If gingivitis has been left untreated and periodontitis is advancing, a dentist may start by checking the depth of the problem, literally. Periodontal probes, the kind many dread to see coming at their open mouths, do a lot to assess the gum damage and course of treatment needed. These probes are marked with grooves that measure the depth of pockets between the gums and teeth. Sliding the probe gently into the gum line and noting where the tip stops helps determine how much the gum disease has progressed. Healthy gums have about 1 and 3 millimeters of space, while larger and deeper pockets show diseased tissues and areas where teeth need to be deep cleaned [source: NIH].

Treatment for gum disease involves the whole mouth and not just the gums. Because gingivitis starts first with plaque and tartar buildup on the teeth, which irritates gum tissues and keeps them from clinging tightly to tooth surfaces, cleaning the teeth is an important part of treatment. Battling the toxins and infections within the pockets is essential. When deep pockets have developed, the dentist or periodontist will likely perform one or several procedures:

  • Scaling -- Removing tartar buildup from teeth both above and below the gum line
  • Root planing -- Forcing off remaining buildup and smoothing rough spots deep along the sides of teeth and at roots
  • Killing bacteria -- Using medications either on the teeth topically, such as rinses and gels, or through oral antibiotics to kill and repress bacteria in the mouth and/or body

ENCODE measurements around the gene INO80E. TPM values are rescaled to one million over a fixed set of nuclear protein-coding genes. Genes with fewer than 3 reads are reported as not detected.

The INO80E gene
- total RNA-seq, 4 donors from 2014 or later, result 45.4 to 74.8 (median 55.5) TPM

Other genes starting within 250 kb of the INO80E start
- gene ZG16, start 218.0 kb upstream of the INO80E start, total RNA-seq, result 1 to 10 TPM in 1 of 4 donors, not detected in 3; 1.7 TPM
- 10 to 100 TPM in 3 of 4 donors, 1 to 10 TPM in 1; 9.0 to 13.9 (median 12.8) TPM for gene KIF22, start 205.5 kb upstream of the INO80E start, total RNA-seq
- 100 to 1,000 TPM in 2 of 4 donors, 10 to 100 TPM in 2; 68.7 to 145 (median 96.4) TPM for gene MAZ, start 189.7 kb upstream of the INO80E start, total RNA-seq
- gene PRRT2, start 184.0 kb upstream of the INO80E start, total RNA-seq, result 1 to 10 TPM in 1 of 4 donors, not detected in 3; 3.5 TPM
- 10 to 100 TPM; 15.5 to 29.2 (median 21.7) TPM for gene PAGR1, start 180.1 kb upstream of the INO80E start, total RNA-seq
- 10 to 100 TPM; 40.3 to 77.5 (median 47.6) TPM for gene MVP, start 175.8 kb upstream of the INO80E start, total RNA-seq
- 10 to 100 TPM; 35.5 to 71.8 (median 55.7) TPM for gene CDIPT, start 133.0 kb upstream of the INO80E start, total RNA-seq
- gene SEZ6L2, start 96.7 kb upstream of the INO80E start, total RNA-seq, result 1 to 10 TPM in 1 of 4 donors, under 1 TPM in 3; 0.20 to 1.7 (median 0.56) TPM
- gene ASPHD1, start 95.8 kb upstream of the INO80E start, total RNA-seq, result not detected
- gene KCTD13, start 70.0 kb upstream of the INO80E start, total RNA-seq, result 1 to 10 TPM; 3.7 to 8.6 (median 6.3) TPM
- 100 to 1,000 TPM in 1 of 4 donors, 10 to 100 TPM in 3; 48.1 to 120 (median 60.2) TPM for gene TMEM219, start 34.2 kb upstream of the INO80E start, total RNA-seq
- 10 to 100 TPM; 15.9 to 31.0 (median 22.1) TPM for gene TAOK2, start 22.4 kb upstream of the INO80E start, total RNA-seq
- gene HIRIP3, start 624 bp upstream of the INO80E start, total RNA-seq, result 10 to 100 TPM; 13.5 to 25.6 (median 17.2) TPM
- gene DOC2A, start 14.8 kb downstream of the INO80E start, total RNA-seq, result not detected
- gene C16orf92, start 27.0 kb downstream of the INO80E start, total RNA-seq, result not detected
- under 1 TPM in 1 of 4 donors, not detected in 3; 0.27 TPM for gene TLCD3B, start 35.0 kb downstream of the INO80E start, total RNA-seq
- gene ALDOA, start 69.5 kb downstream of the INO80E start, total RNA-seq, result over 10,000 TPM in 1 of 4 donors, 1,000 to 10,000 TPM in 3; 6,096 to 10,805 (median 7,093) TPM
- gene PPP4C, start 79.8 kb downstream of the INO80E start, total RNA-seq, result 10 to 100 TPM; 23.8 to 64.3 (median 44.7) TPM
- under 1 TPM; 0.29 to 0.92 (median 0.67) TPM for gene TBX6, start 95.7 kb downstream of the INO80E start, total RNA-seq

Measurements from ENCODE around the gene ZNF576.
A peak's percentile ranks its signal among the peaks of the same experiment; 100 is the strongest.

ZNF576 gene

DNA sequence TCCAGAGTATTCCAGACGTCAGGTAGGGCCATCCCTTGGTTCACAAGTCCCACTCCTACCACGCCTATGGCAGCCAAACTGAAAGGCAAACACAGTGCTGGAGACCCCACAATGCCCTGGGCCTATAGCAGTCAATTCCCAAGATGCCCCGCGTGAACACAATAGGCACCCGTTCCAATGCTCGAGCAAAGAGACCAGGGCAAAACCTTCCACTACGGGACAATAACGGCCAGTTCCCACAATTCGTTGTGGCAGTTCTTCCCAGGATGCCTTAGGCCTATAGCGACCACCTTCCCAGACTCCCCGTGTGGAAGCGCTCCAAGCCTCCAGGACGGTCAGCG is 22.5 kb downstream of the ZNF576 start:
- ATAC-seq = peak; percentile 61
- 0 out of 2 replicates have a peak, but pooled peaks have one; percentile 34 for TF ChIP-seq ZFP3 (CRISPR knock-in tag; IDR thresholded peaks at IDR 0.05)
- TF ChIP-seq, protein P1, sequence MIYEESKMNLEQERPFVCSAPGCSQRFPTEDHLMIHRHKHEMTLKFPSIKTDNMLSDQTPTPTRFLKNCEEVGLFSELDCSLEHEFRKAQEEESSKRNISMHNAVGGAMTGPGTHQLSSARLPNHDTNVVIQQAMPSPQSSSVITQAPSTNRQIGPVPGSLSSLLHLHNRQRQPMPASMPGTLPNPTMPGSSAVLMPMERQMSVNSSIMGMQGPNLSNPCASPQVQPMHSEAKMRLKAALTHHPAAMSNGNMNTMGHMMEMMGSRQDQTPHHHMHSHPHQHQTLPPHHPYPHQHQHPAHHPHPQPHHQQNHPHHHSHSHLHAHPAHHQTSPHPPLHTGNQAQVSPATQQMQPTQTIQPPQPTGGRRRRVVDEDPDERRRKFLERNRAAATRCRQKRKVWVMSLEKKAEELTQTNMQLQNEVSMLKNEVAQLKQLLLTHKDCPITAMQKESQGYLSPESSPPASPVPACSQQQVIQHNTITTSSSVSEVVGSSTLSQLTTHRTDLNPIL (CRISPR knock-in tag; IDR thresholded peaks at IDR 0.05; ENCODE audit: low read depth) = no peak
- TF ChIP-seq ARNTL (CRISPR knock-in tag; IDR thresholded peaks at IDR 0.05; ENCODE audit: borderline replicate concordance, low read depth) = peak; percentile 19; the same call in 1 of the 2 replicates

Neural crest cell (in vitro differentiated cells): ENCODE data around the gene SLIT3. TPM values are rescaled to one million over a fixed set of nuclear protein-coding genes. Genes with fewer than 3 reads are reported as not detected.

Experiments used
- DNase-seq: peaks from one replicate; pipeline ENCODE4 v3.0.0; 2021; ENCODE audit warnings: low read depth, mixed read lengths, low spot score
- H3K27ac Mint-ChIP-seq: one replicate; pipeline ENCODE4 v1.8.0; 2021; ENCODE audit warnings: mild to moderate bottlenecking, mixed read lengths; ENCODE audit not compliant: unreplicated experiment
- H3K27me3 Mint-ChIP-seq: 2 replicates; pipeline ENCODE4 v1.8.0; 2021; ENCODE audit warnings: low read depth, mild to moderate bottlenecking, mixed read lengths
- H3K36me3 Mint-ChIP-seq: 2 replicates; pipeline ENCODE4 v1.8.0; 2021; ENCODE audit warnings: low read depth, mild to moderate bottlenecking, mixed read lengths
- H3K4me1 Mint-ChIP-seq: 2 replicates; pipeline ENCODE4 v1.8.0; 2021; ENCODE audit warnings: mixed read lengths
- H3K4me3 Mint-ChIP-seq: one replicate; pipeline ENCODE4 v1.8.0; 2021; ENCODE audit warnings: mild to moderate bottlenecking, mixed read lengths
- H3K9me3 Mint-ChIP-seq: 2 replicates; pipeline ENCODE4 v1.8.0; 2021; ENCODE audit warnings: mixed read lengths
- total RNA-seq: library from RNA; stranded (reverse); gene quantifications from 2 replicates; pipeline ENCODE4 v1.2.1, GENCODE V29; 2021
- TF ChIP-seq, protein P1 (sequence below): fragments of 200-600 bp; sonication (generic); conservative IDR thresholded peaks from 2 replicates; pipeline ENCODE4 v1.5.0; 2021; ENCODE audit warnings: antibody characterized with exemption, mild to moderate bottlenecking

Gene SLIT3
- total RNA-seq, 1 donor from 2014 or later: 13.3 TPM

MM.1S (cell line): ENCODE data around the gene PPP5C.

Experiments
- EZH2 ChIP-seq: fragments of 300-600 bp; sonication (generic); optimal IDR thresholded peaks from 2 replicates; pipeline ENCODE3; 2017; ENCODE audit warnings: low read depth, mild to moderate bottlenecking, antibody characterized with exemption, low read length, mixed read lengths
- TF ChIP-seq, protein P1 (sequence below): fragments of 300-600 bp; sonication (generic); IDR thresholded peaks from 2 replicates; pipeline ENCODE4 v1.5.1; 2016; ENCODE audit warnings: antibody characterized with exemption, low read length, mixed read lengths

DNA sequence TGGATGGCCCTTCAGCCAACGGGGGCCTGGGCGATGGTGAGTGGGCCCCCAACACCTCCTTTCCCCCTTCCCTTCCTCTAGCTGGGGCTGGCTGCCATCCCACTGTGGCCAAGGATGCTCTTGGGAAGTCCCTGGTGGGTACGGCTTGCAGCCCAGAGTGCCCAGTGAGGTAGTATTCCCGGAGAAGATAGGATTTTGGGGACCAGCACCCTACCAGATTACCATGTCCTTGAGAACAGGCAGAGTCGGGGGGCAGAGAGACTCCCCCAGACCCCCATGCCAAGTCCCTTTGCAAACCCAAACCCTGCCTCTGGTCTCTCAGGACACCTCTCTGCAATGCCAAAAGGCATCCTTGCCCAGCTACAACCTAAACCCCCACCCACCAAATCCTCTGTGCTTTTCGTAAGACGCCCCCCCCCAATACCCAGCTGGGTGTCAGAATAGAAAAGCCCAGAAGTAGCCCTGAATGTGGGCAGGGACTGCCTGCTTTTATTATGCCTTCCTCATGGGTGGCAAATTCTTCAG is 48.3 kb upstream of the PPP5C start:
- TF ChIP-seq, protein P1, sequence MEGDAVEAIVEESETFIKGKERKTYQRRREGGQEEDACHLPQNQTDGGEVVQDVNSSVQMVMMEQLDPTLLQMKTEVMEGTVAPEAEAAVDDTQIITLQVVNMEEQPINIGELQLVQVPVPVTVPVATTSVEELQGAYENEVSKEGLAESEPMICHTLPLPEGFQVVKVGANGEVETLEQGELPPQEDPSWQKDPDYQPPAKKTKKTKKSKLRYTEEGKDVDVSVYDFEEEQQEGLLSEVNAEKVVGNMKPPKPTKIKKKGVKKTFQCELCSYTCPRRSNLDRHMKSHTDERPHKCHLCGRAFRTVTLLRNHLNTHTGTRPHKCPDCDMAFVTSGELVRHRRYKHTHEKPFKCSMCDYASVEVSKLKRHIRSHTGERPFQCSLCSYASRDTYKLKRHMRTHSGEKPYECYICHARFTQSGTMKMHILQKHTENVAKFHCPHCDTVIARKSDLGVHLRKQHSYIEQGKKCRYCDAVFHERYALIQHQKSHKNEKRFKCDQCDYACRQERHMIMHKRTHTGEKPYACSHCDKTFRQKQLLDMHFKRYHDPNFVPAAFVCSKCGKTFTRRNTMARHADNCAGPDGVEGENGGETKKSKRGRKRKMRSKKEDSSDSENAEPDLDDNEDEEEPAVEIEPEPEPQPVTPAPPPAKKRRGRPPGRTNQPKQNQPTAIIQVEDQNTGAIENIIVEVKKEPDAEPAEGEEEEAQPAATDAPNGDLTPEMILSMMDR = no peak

• Surgery and grafts -- Pulling back the gums to get inside for thorough cleaning and grafting new tissues or bones to rebuild recessed areas of tissue and bone. Some interventions attempt to restart bone growth.

Probes and visual exams are two tools a dental professional will use to assess damage and make a care plan. X-rays will be used to check for bone loss between the roots, gums and jaw bones. Sometimes too much damage and bone loss have occurred and teeth have to be extracted or will fall out, but dentists are trained first and foremost to save teeth, so gum disease interventions will likely be aggressive treatments to kill bacteria, repair tissues, and establish root and bone health to save teeth. Although it isn't reversible, gum disease is very treatable [sources: NIH; Mayo Clinic; AAP].

Toxins, root cleaning, antibiotics and surgery! Can all of this be prevented? In most cases, yes, it can. Take a look at some ways to tighten up you oral care and gums, next.

Gum Disease Prevention

If your gums are healthy, pink and clinging beautifully to your teeth, great, get to a dentist, anyway. Routine checkups every six months or so, as recommended by your dentist, will help prevent and demolish gingivitis. If you beat gingivitis, you won't have to fight periodontitis. If your gums are sore, red and not so healthy looking, get to a dentist right away. It likely won't be as bad as you think and it can save you considerable cost and chair-time later.